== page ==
Newsletter #2 - Tooling News

Sébastien Dubois / December 10, 2019

5 min read

Welcome to the second edition of DeveloPassion's newsletter.

NG BE 2019 conference videos

I just saw that the videos for NG BE 2019 are already online:

I'm a sad panda because I would've liked to attend NG BE (it's really close to where I live), but it'll be for next year :)

Here are the talks that I'm planning to watch asap: Tackling Component state reactively by Michael Rx Hladky and and Jan-Niklas Wortmann: Sustainable NG Architectures with Monorepos and Strategic DDD by Manfred Steyer: RxJS recipes by Kwinten Pisman: Having worked with Kwinten in the past I'm pretty sure this will be well worth the time ;-) E2E testing at half the cost by Isaac Mann (cfr next topic)

Nrwl NX 8.8

NX 8.8 has been released.

It now has great support for writing UI tests using Storybook and Cypress:

Isaac Mann has given a cool talk explaining this in detail at the NG BE conference: Aside from this, also take a look at this article for a nice intro about how to write Storybook stories with Angular:

Learn TypeScript 3 by Building Web Applications - Missing chapter

In my book about TypeScript, there's a missing chapter. Not that I forgot to write it, but my editor forced me to remove tons of pages at the very end of the project.

Initially, the book ended with a long list of resources and pointers towards cool things to learn next. The book already covers a ton (not too surprising given the high page count :p), but there's always more to learn.

Since I didn't want all those pages to be lost, I've published the first part here in case someone's interested:

I'll publish another part later on about #accessibility; another subject that I initially covered but had to drop!

Funny backstory about TypeScript

With the 5th anniversary of TypeScript, a story was published about the first TypeScript demo: It's really fun and interesting to see what they did to give a good impression about it in the beginning ;-)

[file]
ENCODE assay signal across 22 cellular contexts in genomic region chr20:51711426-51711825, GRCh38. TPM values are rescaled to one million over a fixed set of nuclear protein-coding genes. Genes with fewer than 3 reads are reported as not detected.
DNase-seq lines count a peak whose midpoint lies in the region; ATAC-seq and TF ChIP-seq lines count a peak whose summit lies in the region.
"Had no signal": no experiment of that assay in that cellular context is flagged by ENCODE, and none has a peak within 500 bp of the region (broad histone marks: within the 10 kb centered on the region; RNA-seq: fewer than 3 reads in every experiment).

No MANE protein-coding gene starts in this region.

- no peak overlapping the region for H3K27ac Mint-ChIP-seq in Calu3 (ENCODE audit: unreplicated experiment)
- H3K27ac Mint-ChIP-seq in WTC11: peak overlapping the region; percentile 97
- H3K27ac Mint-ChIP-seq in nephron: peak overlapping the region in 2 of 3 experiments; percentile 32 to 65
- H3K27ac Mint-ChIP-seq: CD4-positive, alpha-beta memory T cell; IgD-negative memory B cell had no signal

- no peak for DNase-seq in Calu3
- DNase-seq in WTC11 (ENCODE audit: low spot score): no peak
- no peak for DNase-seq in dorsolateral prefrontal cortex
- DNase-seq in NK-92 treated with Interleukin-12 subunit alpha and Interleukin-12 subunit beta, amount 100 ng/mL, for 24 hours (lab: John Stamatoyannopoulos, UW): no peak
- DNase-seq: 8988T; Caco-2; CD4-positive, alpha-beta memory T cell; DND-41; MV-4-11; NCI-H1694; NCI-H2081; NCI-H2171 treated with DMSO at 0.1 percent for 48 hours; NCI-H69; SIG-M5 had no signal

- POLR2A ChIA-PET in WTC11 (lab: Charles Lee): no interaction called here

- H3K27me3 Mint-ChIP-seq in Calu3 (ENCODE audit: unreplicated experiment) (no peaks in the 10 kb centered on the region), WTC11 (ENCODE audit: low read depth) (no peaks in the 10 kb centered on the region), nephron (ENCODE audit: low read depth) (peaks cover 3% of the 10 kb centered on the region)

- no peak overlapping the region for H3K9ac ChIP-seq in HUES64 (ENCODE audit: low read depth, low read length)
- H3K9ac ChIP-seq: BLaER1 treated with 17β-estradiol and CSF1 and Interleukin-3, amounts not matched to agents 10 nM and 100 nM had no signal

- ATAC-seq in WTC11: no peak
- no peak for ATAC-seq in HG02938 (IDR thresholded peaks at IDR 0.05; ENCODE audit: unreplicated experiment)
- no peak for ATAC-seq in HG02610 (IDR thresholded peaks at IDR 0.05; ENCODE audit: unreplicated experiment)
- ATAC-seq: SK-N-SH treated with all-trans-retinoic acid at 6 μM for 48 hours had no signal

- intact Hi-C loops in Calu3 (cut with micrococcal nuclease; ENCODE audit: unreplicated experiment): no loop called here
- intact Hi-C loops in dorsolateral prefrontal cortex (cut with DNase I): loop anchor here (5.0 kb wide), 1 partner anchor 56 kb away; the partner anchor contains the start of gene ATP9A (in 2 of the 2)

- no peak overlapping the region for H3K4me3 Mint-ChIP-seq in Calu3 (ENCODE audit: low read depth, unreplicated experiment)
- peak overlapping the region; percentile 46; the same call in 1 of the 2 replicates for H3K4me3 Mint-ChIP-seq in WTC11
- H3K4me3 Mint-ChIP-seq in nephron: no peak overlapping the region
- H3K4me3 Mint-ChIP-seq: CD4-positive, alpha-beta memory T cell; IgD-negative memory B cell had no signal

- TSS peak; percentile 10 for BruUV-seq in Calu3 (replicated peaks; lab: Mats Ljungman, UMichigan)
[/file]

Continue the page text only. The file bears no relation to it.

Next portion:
Synchronizing files to Kubernetes and back using DevSpace sync

In my current project, I'm developing directly within Kubernetes in an effort to stay as close as possible to the production environment.

Of course the similarity has its limits. For instance, the front-end application is based on Angular and is built using the NG CLI. When the app runs in production mode, then only the production build output remains, hosted inside an NGINX pod. During development though, the Angular CLI is used (i.e., ng serve) so that the app can be rebuilt each time any part of the project changes.

As I iterate on the code base within VS Code, I need it to be synchronized within the pod so that the NG CLI process in the pod can detect the changes and rebuild the app.

I use Minikube to run the Kubernetes cluster. One solution to synchronize files from the local host machine towards the K8S cluster is to use a hostPath volume, but I've experience huge performance issues when doing that. Also, I had to enable polling with the Angular CLI for it to detect the file changes, leading to really high CPU usage.

Currently, my alternative is to use the "sync" functionality of the DevSpace CLI client:

Using a simple YAML template, I could define multiple synchronization jobs targeting specific pods (selected using labels, as always with K8S).

DevSpace sync works like a charm and is really efficient (it uses an rsync-like approach)

You can learn more about it through its official docs and also this nice blog article:

Last but not least, the developers behind the DevSpace CLI are really reactive and helpful. I've reported two issues, which were both fixed within days and released, so congrats and thanks to them! :)

Redux style guide

I don't know if it's recent of if it has been there for a long time already, but I've stumbled upon a nice style guide for Redux in its official documentation:

There are some gems of wisdom to take away from that page! Certainly there are tons of important attention points while using a Redux-like architecture. It is definitely a complex subject with many many pitfalls.

In my current system we're having quite some fun (i.e., growing more gray hair by the minute) with NGRX, RxJS etc ;-)).

For instance, defining actions as events rather than commands is really helpful.

On another level, writing good reducers also has some subtleties. BTW I still need to free up some time to really give Immer a try!

That's all folks!

I'm really interested to hear about what you think of this new initiative, ideas to improve, links to share, etc. Don't hesitate to contact me through Twitter:

If you find this newsletter interesting, then please share the link around:

PS: check out my Dev Concepts books, join the Software Crafters community, the Personal Knowledge Management community, and come say hi on Twitter!
Discuss on TwitterEdit on GitHub